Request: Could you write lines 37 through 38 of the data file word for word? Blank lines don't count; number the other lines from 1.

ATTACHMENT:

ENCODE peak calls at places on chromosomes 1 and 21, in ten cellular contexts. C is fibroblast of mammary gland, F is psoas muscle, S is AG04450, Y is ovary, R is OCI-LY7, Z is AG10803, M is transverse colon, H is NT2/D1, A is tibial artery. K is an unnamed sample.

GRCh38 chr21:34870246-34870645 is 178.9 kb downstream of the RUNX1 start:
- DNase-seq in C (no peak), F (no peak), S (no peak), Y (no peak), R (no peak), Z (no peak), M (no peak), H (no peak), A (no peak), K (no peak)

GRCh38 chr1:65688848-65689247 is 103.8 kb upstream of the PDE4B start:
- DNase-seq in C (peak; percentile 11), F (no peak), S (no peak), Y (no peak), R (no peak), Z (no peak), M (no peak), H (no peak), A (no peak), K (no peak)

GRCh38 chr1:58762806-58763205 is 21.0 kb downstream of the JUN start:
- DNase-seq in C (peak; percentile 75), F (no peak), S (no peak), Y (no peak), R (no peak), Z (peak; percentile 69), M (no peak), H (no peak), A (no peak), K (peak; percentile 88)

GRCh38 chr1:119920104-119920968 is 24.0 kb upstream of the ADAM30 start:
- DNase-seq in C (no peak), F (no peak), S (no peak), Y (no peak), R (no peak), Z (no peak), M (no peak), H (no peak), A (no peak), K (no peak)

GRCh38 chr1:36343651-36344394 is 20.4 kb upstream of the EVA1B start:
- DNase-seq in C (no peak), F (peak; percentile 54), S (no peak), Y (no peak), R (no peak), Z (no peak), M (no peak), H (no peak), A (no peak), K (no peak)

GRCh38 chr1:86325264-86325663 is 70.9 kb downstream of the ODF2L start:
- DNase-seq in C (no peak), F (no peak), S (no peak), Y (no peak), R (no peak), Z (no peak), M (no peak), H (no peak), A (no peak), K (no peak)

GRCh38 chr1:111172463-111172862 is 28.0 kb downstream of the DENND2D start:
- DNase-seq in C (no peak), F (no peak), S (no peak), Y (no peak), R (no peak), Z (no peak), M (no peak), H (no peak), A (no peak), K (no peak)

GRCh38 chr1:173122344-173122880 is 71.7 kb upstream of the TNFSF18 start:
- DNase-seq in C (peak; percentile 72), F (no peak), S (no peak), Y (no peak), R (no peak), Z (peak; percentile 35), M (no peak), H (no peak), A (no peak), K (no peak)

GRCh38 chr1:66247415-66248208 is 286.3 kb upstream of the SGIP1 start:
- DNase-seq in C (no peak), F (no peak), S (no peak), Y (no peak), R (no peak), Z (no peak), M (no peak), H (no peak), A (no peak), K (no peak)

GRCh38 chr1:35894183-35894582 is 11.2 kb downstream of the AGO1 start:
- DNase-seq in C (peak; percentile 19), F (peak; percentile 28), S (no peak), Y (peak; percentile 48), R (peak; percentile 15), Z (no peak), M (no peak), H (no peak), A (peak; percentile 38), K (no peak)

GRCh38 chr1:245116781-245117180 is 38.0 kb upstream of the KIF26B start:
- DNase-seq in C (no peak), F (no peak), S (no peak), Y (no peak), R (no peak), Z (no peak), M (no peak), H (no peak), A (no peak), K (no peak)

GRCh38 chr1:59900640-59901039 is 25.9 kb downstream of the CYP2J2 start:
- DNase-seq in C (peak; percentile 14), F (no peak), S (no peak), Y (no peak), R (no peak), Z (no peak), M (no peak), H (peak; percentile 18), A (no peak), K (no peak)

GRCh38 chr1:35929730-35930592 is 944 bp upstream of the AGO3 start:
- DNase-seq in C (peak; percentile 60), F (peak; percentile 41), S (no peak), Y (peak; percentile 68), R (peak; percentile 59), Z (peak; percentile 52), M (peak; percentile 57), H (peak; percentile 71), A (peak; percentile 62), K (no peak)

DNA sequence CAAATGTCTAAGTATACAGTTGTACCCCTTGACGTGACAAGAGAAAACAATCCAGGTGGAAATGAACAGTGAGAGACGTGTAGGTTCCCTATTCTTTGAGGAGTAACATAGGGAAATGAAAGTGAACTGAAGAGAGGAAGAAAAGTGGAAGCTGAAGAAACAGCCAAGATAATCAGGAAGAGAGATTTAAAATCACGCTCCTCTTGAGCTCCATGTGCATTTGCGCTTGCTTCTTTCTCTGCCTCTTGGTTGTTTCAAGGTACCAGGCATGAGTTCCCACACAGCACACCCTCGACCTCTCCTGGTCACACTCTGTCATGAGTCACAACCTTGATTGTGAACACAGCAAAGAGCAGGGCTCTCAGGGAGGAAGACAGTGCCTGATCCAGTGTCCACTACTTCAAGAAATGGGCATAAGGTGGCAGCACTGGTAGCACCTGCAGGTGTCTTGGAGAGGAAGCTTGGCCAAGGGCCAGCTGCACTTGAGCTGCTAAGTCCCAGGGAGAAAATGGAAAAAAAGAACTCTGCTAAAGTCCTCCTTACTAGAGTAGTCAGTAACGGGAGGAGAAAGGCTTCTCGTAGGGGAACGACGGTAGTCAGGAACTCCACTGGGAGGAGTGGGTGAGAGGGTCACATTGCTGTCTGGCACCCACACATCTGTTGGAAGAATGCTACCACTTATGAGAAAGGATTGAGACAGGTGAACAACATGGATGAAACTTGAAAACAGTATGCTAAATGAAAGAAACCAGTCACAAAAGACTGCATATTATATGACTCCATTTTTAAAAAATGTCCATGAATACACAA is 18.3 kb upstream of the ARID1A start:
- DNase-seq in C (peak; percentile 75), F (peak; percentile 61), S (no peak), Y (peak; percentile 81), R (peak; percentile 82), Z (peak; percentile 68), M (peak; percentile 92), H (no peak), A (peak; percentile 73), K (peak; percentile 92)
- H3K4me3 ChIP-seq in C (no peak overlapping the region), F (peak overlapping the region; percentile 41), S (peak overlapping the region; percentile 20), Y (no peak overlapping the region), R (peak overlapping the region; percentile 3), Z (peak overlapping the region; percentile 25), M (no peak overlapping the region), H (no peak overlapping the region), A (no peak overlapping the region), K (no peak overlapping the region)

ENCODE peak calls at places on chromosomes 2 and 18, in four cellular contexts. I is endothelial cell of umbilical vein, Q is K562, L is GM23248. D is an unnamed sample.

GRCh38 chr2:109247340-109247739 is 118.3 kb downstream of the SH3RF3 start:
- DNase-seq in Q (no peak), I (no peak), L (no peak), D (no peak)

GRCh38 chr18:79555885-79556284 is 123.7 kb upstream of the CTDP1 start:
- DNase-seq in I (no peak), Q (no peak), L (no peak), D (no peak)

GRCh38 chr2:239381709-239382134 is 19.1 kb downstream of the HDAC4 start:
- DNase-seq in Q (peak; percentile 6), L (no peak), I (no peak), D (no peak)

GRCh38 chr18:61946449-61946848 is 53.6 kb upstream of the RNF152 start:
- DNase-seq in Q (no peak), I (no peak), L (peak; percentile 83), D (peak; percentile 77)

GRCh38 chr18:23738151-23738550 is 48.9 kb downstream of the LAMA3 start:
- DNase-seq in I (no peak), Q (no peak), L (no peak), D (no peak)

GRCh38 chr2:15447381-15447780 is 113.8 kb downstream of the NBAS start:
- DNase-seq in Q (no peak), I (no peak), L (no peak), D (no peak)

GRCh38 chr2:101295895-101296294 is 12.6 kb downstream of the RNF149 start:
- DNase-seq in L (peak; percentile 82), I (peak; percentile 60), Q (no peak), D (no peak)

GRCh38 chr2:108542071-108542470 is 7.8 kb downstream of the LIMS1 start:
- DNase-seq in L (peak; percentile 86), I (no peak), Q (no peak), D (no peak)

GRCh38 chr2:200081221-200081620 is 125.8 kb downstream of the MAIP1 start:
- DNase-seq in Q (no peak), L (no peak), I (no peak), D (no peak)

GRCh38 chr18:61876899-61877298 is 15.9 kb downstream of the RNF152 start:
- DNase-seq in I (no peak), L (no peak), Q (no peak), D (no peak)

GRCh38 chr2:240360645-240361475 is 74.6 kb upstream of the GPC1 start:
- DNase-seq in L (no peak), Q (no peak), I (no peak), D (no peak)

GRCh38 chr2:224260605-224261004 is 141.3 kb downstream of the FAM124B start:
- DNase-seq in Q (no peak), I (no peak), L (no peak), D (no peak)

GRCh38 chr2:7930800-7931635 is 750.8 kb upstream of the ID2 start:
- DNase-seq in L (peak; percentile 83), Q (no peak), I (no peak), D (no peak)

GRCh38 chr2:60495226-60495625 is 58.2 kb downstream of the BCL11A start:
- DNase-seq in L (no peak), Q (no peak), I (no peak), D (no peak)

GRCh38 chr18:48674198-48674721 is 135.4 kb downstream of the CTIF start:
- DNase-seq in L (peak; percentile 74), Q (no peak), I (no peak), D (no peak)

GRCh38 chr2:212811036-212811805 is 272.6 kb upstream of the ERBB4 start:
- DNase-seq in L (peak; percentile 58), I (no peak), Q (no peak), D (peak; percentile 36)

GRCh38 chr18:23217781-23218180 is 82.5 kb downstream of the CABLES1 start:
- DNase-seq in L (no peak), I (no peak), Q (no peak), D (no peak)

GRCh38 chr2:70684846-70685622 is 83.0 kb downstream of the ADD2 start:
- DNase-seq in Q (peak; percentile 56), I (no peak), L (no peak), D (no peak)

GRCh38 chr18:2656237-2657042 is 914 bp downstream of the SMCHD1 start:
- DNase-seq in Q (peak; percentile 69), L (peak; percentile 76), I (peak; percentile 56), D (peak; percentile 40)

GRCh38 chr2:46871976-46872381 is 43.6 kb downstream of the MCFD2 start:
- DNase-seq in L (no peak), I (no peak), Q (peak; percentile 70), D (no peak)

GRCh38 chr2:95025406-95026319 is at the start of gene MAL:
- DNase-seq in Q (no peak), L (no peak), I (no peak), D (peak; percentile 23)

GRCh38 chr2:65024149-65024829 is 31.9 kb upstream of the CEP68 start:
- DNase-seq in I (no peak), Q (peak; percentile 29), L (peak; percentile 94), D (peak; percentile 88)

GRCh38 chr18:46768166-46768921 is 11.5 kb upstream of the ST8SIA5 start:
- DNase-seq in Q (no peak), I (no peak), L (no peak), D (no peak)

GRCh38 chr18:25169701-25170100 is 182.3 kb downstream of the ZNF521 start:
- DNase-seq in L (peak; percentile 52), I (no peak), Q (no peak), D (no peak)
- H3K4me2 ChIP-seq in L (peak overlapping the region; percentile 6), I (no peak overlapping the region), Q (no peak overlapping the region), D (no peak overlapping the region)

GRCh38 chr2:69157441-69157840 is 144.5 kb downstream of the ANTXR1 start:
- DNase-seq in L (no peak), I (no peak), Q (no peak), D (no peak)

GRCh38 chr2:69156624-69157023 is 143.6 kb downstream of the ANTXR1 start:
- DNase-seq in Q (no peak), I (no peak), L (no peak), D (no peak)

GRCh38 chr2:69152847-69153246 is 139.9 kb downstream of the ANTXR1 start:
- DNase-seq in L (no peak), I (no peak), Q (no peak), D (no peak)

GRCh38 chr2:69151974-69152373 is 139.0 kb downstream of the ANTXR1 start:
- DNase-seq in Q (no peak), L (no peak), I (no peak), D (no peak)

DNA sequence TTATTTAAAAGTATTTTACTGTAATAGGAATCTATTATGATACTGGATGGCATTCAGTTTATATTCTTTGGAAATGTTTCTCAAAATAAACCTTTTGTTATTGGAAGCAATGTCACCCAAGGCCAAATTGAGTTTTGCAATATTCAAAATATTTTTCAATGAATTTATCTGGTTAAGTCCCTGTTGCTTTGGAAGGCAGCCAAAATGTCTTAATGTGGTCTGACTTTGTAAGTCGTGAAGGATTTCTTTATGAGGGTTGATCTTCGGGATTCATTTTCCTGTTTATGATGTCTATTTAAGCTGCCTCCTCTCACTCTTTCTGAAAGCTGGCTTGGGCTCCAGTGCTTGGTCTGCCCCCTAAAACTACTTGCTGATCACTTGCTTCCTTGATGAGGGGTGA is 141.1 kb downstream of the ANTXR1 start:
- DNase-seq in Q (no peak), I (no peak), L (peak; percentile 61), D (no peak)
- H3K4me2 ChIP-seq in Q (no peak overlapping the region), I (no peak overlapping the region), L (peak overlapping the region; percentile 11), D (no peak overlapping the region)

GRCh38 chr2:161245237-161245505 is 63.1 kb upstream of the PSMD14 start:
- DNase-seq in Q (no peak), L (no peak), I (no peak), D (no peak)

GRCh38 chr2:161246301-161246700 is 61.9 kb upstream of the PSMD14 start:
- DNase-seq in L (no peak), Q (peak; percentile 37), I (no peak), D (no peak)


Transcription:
- DNase-seq in Q (peak; percentile 6), L (no peak), I (no peak), D (no peak)

GRCh38 chr18:61946449-61946848 is 53.6 kb upstream of the RNF152 start: